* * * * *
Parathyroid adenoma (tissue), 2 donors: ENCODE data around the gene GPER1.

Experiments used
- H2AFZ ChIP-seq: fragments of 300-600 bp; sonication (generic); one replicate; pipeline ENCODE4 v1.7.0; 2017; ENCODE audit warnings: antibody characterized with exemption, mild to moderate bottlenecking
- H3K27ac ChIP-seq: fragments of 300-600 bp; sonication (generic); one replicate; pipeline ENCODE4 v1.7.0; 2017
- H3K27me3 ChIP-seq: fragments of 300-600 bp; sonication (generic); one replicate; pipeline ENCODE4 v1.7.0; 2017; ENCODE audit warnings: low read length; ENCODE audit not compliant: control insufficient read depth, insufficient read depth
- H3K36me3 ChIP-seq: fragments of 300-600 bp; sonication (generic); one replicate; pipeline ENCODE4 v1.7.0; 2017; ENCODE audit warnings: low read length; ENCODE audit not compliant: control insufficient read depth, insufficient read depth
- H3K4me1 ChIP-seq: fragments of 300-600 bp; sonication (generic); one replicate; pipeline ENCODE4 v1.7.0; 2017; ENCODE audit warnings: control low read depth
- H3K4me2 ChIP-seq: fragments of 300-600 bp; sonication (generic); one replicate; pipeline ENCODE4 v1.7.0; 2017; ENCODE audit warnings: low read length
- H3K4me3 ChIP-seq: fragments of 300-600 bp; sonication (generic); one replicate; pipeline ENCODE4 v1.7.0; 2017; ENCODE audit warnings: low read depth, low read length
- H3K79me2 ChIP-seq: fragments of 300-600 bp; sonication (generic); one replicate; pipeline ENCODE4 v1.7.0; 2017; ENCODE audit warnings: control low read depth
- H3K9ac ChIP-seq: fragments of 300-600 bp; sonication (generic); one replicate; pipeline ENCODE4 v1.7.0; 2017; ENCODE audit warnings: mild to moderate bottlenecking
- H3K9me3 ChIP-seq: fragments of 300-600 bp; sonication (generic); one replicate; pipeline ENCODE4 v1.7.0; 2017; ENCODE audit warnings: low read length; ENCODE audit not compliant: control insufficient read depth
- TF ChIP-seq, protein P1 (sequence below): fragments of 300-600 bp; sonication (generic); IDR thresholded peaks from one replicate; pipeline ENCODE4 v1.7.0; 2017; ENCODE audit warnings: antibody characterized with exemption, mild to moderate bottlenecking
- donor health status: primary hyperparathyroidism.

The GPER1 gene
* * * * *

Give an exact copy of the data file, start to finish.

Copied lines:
Parathyroid adenoma (tissue), 2 donors: ENCODE data around the gene GPER1.

Experiments used
- H2AFZ ChIP-seq: fragments of 300-600 bp; sonication (generic); one replicate; pipeline ENCODE4 v1.7.0; 2017; ENCODE audit warnings: antibody characterized with exemption, mild to moderate bottlenecking
- H3K27ac ChIP-seq: fragments of 300-600 bp; sonication (generic); one replicate; pipeline ENCODE4 v1.7.0; 2017
- H3K27me3 ChIP-seq: fragments of 300-600 bp; sonication (generic); one replicate; pipeline ENCODE4 v1.7.0; 2017; ENCODE audit warnings: low read length; ENCODE audit not compliant: control insufficient read depth, insufficient read depth
- H3K36me3 ChIP-seq: fragments of 300-600 bp; sonication (generic); one replicate; pipeline ENCODE4 v1.7.0; 2017; ENCODE audit warnings: low read length; ENCODE audit not compliant: control insufficient read depth, insufficient read depth
- H3K4me1 ChIP-seq: fragments of 300-600 bp; sonication (generic); one replicate; pipeline ENCODE4 v1.7.0; 2017; ENCODE audit warnings: control low read depth
- H3K4me2 ChIP-seq: fragments of 300-600 bp; sonication (generic); one replicate; pipeline ENCODE4 v1.7.0; 2017; ENCODE audit warnings: low read length
- H3K4me3 ChIP-seq: fragments of 300-600 bp; sonication (generic); one replicate; pipeline ENCODE4 v1.7.0; 2017; ENCODE audit warnings: low read depth, low read length
- H3K79me2 ChIP-seq: fragments of 300-600 bp; sonication (generic); one replicate; pipeline ENCODE4 v1.7.0; 2017; ENCODE audit warnings: control low read depth
- H3K9ac ChIP-seq: fragments of 300-600 bp; sonication (generic); one replicate; pipeline ENCODE4 v1.7.0; 2017; ENCODE audit warnings: mild to moderate bottlenecking
- H3K9me3 ChIP-seq: fragments of 300-600 bp; sonication (generic); one replicate; pipeline ENCODE4 v1.7.0; 2017; ENCODE audit warnings: low read length; ENCODE audit not compliant: control insufficient read depth
- TF ChIP-seq, protein P1 (sequence below): fragments of 300-600 bp; sonication (generic); IDR thresholded peaks from one replicate; pipeline ENCODE4 v1.7.0; 2017; ENCODE audit warnings: antibody characterized with exemption, mild to moderate bottlenecking
- donor health status: primary hyperparathyroidism.

The GPER1 gene